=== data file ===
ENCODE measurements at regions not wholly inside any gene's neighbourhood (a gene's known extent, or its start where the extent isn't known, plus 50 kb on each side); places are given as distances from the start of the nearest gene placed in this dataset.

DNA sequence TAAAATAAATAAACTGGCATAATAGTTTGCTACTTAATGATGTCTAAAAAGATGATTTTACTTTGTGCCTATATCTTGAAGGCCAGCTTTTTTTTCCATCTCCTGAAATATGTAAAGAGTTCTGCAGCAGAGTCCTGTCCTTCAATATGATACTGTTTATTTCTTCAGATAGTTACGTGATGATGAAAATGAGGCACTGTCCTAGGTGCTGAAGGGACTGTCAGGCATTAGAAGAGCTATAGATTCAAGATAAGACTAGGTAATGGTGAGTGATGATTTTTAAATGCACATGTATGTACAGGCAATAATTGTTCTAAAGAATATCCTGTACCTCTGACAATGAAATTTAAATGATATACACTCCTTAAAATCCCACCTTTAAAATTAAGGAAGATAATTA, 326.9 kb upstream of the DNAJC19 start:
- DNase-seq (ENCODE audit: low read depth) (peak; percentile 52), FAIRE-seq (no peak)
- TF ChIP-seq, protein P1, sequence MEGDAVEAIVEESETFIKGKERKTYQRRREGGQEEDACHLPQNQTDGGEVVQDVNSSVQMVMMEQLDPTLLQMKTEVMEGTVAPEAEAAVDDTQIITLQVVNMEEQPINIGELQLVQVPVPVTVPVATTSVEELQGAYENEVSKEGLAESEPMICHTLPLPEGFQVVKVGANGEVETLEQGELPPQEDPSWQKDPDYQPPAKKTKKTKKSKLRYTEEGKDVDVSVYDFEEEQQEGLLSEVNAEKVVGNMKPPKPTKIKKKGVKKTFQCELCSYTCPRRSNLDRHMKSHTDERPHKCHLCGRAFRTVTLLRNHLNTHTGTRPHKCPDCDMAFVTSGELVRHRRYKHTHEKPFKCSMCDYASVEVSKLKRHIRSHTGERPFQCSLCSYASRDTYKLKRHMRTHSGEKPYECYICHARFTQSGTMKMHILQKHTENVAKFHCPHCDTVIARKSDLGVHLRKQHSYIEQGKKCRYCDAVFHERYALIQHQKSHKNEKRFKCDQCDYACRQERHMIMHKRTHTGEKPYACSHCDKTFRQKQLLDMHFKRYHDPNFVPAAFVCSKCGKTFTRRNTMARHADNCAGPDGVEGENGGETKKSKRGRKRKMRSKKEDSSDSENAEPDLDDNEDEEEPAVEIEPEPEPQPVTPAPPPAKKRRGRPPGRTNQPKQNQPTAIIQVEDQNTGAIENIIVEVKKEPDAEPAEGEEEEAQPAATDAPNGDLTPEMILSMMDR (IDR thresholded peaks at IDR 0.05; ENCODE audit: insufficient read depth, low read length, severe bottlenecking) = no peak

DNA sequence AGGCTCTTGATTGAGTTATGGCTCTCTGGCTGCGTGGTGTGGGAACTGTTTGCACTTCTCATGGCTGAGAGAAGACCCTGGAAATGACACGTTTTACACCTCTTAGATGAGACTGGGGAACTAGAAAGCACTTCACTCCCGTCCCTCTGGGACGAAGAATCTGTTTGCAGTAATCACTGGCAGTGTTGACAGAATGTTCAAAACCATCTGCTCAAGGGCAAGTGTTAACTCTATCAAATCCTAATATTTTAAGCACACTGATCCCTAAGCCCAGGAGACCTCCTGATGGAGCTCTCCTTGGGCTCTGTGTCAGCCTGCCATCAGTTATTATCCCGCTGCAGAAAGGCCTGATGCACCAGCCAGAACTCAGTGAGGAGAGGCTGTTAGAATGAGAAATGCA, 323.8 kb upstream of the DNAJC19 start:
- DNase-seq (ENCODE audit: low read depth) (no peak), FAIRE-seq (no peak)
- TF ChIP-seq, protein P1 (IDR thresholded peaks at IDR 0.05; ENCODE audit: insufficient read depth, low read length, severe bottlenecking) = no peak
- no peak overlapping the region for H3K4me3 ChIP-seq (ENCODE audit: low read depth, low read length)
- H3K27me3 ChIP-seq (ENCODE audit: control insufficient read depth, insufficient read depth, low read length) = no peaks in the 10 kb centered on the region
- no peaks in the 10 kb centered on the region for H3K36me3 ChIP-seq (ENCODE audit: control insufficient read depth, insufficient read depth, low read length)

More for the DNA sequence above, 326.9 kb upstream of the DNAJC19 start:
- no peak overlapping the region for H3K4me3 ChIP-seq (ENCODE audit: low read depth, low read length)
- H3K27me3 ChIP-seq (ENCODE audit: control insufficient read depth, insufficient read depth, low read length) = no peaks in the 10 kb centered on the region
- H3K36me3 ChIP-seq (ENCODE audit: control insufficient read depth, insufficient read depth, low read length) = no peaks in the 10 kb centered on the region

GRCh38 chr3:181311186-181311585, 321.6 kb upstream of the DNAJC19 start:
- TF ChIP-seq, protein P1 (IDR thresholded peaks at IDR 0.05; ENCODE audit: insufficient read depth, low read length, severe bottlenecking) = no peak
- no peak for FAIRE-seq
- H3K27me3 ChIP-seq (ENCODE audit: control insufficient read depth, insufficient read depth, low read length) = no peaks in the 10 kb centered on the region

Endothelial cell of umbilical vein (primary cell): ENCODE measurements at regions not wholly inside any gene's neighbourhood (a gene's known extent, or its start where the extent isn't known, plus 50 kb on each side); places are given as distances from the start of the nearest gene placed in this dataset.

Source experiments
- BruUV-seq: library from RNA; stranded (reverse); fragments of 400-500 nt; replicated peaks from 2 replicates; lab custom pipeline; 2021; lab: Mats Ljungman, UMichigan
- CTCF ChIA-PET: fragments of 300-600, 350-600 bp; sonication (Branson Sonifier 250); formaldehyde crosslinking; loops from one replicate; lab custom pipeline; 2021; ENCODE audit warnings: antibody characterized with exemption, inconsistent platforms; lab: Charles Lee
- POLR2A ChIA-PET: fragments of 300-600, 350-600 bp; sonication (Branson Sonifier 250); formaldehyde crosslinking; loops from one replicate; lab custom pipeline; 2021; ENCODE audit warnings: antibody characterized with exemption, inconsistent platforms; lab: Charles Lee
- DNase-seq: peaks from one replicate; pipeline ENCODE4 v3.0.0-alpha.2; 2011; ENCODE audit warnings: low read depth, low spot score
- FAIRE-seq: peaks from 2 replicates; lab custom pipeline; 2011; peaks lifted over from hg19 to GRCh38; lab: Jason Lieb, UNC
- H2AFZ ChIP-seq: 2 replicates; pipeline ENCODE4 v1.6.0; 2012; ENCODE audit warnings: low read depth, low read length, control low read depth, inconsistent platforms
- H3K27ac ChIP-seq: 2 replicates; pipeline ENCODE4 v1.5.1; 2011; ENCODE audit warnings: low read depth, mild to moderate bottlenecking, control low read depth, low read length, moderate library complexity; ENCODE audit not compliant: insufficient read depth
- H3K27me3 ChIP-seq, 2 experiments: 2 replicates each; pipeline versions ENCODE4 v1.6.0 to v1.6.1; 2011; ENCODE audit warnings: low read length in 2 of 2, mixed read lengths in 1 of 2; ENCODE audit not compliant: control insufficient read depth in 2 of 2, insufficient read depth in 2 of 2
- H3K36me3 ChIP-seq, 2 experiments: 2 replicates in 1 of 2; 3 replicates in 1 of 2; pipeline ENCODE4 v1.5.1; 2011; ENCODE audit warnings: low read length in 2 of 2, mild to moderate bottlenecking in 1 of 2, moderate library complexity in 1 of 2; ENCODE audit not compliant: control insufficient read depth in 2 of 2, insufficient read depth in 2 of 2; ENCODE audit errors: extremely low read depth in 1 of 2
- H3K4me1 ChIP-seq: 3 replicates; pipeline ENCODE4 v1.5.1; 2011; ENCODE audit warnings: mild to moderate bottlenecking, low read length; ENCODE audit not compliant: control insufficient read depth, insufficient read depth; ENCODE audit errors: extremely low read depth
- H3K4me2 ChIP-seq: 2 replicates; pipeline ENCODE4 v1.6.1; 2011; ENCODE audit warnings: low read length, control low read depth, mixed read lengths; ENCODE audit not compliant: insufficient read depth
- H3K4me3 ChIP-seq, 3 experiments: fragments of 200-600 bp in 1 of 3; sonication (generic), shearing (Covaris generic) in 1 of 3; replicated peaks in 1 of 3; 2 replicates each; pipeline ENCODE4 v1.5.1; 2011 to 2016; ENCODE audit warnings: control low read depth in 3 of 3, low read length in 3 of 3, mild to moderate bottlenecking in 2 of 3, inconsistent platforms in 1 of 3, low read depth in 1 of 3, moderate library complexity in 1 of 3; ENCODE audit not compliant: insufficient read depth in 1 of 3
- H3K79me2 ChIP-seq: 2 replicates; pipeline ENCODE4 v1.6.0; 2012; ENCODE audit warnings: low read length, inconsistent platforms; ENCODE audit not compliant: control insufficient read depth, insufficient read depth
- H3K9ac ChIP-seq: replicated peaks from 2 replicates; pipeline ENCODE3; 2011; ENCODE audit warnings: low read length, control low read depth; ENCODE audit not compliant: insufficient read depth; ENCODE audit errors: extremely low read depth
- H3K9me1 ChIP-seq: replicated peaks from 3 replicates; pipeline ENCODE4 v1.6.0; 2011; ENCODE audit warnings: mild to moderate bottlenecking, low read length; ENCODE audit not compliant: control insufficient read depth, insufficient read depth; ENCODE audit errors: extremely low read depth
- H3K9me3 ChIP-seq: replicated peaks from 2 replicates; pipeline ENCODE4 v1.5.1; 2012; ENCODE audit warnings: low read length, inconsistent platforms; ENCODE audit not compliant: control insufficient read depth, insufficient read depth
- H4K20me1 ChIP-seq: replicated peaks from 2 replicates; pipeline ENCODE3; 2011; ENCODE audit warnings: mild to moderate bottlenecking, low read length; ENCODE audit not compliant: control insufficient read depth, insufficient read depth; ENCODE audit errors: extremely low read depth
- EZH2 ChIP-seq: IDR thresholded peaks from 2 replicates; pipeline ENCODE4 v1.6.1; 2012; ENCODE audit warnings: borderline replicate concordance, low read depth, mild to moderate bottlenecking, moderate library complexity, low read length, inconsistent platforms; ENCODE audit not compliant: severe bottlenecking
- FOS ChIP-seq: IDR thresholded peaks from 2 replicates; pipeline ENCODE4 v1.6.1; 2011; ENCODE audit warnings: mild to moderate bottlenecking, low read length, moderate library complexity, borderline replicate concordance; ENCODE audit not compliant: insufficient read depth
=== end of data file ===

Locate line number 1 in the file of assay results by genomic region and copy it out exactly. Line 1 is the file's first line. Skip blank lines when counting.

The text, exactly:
ENCODE measurements at regions not wholly inside any gene's neighbourhood (a gene's known extent, or its start where the extent isn't known, plus 50 kb on each side); places are given as distances from the start of the nearest gene placed in this dataset.